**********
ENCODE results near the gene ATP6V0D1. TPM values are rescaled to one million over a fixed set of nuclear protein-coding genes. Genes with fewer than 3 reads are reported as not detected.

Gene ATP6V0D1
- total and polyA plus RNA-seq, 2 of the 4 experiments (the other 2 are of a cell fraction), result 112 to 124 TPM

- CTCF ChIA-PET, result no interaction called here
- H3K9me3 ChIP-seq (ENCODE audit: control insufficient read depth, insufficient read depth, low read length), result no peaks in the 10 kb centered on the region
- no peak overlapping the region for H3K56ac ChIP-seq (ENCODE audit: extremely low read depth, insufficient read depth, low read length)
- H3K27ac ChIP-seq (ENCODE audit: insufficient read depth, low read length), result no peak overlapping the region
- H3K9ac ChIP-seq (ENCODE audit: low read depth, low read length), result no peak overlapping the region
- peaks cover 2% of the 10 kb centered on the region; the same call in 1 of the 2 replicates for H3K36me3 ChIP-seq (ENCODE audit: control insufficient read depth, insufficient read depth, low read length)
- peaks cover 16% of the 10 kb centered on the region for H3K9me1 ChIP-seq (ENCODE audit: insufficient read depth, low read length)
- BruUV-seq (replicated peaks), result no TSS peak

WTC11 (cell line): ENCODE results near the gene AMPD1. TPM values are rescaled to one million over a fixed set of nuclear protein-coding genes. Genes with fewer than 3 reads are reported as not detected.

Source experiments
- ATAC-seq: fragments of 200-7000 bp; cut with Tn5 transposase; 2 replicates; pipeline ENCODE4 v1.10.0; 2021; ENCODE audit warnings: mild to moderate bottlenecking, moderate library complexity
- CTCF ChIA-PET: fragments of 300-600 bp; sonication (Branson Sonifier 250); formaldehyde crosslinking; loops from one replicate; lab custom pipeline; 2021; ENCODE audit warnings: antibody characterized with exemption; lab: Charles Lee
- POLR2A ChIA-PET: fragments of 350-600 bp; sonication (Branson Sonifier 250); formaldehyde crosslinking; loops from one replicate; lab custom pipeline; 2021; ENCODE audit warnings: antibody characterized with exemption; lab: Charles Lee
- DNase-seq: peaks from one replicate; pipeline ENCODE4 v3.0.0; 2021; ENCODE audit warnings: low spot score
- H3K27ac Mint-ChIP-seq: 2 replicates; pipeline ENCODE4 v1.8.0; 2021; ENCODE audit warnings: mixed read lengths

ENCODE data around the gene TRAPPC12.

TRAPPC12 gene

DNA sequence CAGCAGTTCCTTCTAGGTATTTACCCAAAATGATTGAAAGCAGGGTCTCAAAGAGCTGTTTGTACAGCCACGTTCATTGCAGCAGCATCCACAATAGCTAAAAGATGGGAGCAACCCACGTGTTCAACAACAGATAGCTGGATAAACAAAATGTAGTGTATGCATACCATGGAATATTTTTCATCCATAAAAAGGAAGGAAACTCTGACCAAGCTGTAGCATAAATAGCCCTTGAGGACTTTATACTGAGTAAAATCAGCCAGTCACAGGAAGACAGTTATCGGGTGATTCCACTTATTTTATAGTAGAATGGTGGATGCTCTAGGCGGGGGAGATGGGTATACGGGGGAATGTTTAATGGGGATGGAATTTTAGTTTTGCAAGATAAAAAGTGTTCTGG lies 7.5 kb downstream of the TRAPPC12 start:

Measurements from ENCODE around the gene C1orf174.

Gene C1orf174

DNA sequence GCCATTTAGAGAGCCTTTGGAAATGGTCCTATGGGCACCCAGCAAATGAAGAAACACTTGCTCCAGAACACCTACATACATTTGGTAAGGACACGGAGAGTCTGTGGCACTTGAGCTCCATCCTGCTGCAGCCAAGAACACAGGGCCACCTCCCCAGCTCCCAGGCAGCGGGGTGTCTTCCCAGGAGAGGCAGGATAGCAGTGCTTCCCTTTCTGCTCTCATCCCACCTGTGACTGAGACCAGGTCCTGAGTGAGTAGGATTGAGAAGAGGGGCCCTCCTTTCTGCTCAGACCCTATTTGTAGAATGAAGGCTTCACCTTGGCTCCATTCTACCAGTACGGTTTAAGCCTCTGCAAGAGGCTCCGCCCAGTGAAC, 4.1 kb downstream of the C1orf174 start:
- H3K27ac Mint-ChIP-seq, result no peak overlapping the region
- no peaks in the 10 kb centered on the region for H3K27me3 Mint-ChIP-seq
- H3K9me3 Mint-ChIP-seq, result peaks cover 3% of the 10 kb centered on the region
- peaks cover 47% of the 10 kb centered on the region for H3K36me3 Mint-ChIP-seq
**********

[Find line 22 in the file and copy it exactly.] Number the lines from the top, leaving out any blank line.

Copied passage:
Measurements from ENCODE around the gene C1orf174.